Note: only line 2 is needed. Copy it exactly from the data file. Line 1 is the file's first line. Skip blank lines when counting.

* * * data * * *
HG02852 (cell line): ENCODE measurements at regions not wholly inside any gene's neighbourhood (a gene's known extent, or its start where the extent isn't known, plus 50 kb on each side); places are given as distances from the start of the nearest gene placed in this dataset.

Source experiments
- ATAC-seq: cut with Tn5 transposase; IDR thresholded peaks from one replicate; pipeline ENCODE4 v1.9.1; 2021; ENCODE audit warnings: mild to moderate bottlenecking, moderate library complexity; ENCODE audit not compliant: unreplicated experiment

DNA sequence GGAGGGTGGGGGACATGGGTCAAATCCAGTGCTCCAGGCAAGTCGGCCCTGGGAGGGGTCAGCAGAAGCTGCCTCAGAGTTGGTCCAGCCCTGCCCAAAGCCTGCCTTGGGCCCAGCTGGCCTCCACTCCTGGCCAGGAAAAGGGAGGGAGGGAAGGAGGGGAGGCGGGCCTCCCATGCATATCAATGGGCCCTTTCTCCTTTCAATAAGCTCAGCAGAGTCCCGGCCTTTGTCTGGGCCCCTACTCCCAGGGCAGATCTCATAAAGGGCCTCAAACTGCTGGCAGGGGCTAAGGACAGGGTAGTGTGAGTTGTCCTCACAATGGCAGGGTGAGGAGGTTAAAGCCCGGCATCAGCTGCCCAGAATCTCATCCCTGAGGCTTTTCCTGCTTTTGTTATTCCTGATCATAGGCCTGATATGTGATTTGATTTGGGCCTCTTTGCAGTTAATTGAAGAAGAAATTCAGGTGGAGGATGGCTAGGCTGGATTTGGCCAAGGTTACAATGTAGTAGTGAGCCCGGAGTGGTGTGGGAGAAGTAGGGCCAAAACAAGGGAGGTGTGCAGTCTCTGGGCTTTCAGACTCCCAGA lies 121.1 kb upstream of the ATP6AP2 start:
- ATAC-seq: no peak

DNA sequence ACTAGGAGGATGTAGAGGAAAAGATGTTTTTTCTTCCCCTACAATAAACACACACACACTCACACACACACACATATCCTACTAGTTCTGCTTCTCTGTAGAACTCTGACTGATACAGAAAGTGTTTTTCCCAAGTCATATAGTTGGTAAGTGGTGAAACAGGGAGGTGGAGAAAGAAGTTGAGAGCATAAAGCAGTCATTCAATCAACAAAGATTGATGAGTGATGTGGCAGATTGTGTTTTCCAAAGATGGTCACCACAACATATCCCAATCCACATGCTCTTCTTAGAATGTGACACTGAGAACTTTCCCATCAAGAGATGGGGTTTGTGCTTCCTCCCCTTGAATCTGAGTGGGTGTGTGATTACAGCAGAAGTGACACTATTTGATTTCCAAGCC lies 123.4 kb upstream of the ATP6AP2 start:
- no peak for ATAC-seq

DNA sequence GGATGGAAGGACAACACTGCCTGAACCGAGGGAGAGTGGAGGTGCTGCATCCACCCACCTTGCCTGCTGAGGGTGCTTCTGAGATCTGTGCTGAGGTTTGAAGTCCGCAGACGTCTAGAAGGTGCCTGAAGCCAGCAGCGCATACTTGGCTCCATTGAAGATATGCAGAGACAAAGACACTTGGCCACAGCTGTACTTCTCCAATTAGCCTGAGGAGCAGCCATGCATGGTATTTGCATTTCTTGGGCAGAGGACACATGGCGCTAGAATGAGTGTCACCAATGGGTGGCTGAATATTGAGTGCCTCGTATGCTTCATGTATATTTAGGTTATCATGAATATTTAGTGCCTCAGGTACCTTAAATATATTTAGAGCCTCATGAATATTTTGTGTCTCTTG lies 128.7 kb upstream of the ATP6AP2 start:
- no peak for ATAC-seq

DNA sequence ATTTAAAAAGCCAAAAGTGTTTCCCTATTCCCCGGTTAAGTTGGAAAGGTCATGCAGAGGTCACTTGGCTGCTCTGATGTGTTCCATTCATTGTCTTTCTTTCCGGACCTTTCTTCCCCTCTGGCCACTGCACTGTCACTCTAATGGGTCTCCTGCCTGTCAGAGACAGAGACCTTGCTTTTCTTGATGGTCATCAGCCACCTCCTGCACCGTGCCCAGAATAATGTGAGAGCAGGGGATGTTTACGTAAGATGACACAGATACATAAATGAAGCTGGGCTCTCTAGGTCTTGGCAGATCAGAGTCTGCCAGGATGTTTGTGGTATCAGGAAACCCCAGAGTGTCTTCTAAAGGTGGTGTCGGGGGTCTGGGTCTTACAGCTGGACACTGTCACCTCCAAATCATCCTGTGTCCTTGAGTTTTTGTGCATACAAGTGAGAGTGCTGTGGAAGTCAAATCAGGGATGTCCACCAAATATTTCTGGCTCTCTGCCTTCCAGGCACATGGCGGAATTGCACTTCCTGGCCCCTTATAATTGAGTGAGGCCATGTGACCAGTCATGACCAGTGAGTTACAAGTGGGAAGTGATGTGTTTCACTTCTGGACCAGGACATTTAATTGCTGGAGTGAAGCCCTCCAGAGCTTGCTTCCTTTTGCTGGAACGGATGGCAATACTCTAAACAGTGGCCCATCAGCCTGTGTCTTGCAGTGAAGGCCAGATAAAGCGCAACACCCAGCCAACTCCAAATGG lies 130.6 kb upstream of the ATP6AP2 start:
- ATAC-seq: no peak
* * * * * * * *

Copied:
Source experiments